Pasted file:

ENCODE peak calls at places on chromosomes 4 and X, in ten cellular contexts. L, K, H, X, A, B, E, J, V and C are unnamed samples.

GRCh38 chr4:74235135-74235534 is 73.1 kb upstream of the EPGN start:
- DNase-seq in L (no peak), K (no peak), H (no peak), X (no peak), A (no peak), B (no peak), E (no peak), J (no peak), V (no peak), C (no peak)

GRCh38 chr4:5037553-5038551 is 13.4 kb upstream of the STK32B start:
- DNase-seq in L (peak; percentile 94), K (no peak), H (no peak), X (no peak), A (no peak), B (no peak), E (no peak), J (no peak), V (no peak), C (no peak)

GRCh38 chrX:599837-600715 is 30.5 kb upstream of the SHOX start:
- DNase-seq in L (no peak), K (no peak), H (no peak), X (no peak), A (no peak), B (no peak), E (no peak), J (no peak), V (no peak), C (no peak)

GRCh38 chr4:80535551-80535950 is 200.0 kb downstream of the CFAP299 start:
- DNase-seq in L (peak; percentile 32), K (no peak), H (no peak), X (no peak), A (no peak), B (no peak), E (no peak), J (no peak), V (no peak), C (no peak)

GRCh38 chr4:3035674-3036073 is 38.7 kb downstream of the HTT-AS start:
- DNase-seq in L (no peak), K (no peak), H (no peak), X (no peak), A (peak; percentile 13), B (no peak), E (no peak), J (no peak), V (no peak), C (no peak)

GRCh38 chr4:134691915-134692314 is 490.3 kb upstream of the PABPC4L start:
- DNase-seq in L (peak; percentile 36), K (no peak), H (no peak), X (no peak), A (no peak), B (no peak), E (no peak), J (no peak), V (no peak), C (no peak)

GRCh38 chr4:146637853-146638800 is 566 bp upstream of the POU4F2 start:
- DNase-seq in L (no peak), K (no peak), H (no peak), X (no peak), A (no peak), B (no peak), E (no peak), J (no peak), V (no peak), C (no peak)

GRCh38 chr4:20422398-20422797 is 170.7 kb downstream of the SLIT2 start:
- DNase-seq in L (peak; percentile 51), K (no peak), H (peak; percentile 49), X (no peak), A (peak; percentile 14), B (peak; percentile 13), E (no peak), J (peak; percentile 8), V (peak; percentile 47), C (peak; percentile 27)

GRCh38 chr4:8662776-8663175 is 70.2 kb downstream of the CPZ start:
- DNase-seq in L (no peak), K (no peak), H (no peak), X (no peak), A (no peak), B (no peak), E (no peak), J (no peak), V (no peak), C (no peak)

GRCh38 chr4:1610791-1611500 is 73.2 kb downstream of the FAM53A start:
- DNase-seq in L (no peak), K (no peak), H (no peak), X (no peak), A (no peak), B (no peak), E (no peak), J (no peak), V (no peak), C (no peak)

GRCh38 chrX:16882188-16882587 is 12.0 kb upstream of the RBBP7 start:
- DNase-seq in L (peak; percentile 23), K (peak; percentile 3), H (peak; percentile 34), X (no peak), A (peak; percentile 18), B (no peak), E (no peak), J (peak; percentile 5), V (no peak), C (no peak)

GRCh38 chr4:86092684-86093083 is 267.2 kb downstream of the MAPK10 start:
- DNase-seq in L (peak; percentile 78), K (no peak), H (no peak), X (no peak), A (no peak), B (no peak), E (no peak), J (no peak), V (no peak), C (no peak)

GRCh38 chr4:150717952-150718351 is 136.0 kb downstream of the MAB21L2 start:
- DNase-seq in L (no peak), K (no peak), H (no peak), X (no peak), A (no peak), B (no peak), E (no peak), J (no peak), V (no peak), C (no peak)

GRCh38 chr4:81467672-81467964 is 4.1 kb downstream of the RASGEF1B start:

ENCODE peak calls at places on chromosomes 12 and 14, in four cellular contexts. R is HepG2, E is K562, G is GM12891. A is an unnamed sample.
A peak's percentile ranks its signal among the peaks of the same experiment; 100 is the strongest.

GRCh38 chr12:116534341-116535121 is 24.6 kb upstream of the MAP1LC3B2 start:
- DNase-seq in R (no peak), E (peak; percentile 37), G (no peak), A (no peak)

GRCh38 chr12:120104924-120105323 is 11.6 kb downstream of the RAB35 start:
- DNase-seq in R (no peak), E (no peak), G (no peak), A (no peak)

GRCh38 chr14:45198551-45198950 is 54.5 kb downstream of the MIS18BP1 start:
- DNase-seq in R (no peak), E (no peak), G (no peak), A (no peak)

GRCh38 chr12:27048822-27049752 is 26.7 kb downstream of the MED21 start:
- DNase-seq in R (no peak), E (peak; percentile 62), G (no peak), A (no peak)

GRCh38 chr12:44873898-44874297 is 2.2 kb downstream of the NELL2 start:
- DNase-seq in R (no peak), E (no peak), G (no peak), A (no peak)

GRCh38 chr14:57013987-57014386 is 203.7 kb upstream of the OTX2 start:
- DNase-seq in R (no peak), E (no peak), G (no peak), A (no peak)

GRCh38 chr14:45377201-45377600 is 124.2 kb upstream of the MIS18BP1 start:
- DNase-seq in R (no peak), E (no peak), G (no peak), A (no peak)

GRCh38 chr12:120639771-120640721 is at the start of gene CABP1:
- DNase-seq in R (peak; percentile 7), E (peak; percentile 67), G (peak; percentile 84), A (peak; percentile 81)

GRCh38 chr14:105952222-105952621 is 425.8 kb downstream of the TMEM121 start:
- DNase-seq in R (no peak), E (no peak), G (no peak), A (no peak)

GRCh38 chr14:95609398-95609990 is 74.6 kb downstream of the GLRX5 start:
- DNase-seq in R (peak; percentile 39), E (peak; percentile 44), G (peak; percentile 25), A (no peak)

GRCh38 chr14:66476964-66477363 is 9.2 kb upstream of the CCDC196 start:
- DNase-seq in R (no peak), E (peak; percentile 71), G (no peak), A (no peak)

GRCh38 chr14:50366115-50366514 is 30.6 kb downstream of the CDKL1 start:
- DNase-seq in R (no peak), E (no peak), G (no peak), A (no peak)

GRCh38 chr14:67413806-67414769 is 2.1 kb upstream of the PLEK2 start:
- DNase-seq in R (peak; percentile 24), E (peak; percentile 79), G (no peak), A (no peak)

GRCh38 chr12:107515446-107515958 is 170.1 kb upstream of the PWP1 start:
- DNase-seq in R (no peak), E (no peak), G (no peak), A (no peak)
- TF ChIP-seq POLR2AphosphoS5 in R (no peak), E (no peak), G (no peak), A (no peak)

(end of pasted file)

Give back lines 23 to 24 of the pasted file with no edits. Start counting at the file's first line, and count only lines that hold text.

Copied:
- DNase-seq in L (peak; percentile 23), K (peak; percentile 3), H (peak; percentile 34), X (no peak), A (peak; percentile 18), B (no peak), E (no peak), J (peak; percentile 5), V (no peak), C (no peak)

GRCh38 chr4:86092684-86093083 is 267.2 kb downstream of the MAPK10 start: